A connectome brain map. Image (via wired.com) by M. D. Van Wedeen, Martinos Center and Dept. of Radiology/Massachusetts General Hospital/Harvard U. Medical School.
Recipe for scientific success: start by squeezing a bunch of jellyfish, by hand, to extract the glowing substance within. Try to chemically analyze this “squeezate” to figure out the mechanism, with little success. Float around on a rowboat meditating. Flush the stuff down the drain in despair only to see it glow spectacularly as it mixes with leftover seawater. Have a eureka moment as you realize that calcium ions in the seawater activate the squeezate.
This is the abbreviated tale of how Osamu Shimomura figured out the secret of glowing jellyfish juice that led to the 2008 Nobel Prize in Chemistry. The proteins aequorin and green fluorescent protein or GFP are now widely used across many areas of science. Researchers like Morgane Rosendale of the Brain Science Institute at RIKEN tinker with these and other bioluminescent molecules from jellyfish, corals and algae to figure out how they work and make them more useful for science–brighter, more colorful or activated on-demand. You may have seen “brainbow” images like this one, where neurons in the brain have taken on candy hues thanks to some genetic engineering.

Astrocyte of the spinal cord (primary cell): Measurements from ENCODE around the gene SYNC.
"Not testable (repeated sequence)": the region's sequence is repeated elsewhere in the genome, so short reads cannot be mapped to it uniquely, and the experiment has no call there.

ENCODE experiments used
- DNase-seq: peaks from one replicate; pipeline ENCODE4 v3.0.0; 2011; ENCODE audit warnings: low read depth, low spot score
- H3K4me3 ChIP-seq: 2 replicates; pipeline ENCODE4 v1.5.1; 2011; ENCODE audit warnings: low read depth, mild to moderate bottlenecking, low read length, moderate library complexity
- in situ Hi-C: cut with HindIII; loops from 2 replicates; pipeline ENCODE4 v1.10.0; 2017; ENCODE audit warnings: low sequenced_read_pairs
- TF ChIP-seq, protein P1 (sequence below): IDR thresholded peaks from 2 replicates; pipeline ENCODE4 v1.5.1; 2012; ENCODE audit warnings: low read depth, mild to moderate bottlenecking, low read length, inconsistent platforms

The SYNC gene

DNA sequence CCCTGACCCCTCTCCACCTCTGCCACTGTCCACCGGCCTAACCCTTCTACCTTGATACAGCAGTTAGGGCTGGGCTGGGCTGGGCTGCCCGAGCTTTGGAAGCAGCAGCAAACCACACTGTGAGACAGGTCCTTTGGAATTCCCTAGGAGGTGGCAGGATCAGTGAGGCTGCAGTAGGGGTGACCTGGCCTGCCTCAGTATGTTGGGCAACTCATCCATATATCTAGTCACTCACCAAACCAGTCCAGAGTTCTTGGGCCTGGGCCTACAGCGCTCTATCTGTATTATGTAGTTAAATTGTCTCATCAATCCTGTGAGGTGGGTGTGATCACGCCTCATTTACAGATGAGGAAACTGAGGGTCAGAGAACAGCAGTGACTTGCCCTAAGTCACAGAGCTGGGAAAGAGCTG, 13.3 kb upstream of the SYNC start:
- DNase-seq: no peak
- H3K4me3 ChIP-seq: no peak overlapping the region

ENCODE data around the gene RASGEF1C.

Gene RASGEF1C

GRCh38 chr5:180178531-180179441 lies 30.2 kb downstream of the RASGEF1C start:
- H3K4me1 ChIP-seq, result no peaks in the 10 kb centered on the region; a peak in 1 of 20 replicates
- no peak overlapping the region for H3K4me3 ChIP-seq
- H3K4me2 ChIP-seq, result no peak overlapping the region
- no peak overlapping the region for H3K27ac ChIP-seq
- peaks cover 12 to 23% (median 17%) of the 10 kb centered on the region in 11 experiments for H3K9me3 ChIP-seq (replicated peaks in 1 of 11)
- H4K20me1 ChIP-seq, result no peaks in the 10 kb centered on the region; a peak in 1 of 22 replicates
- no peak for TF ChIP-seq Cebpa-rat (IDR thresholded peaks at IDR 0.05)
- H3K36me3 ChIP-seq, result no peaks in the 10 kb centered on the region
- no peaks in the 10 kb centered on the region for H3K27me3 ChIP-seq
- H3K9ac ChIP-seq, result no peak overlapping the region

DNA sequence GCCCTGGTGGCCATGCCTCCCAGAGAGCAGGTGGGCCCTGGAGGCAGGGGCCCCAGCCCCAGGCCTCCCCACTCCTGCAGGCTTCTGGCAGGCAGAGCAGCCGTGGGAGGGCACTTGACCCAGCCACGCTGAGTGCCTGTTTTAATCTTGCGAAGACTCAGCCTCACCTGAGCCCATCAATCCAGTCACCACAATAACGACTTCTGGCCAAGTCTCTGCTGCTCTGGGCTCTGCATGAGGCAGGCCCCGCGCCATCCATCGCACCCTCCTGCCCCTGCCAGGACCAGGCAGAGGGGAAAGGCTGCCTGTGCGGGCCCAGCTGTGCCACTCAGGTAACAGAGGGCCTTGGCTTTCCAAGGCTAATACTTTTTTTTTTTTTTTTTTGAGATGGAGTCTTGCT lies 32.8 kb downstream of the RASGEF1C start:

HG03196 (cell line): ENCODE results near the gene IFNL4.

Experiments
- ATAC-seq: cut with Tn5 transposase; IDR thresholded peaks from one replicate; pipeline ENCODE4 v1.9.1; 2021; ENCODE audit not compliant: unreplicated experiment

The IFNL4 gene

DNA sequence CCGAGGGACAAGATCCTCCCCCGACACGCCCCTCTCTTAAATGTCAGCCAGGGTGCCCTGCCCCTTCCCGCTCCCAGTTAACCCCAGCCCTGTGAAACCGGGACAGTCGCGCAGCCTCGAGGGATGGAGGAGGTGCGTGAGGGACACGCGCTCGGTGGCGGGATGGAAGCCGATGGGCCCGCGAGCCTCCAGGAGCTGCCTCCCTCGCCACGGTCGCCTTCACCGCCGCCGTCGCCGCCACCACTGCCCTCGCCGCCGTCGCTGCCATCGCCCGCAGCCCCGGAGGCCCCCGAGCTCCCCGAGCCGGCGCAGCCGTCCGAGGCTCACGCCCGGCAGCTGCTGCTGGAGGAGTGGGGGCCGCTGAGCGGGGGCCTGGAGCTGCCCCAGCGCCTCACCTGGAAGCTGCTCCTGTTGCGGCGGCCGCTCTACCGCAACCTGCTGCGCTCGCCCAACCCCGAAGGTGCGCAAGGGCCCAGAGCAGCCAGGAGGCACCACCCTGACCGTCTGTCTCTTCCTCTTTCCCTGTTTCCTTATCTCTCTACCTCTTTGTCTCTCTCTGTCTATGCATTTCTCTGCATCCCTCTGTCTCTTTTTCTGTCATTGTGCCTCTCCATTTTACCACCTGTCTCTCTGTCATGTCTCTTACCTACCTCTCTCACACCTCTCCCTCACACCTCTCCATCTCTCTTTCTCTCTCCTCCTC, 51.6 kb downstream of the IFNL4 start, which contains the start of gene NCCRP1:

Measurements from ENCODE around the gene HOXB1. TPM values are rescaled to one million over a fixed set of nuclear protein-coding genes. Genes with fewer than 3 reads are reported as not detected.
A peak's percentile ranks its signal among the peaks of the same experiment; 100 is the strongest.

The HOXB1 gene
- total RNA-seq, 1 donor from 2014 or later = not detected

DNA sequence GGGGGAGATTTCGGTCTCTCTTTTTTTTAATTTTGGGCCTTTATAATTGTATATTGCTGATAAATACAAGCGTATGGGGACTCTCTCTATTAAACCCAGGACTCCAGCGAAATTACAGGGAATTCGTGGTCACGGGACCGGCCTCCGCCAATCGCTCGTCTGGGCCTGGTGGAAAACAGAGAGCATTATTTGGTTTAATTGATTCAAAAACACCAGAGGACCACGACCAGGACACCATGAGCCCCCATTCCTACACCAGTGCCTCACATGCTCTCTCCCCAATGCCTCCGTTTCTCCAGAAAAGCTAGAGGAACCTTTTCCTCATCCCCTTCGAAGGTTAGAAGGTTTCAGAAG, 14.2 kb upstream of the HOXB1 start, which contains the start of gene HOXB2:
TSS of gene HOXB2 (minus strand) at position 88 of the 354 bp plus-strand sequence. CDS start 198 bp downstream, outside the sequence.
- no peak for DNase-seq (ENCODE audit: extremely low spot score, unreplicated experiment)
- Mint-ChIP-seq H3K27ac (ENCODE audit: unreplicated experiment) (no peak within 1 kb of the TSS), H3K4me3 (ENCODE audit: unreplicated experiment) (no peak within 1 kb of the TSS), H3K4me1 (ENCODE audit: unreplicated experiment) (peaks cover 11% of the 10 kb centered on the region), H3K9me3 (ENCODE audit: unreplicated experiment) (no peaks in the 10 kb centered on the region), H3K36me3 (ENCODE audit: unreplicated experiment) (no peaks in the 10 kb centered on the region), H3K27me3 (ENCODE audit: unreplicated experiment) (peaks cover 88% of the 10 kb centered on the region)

The colors of neurons #brainbow at @nntokyo pic.twitter.com/ZgwUQiStCi
— Alessandro Baffa (@alebaffa) January 12, 2018
But there’s more to bioluminescence than Pinterest-bait! “I’m a chemist who likes looking at and creating pretty pictures,” says Rosendale, “but I apply this to help neuroscientists better understand the brain.” As a postdoc in the lab of Atsushi Miyawaki, she is focused on using fluorescent probes to track the molecules that go into making memories. The activity of fluorescent brain cells can be observed in real-time, giving scientists very precise insights into, for example, when and where this contributes to creating memory traces. And instead of looking at light emitted by the brain, you can turn the process around, making the brain sensitive to light and using lasers of specific wavelengths to activate particular neurons–talk about inception!
You can check out Morgane’s recent presentation from Nerd Nite Tokyo on YouTube, along with two other talks about learning quantum computing online and narrative techniques in sci-fi. ?
Nerd Nite Tokyo is a series of monthly science talks in a bar. More information at tokyo.nerdnite.com.
Nerd Nite Tokyo #18. Play starts at the 2nd talk (Morgane’s). Rewind to the beginning and learn even more cool stuff.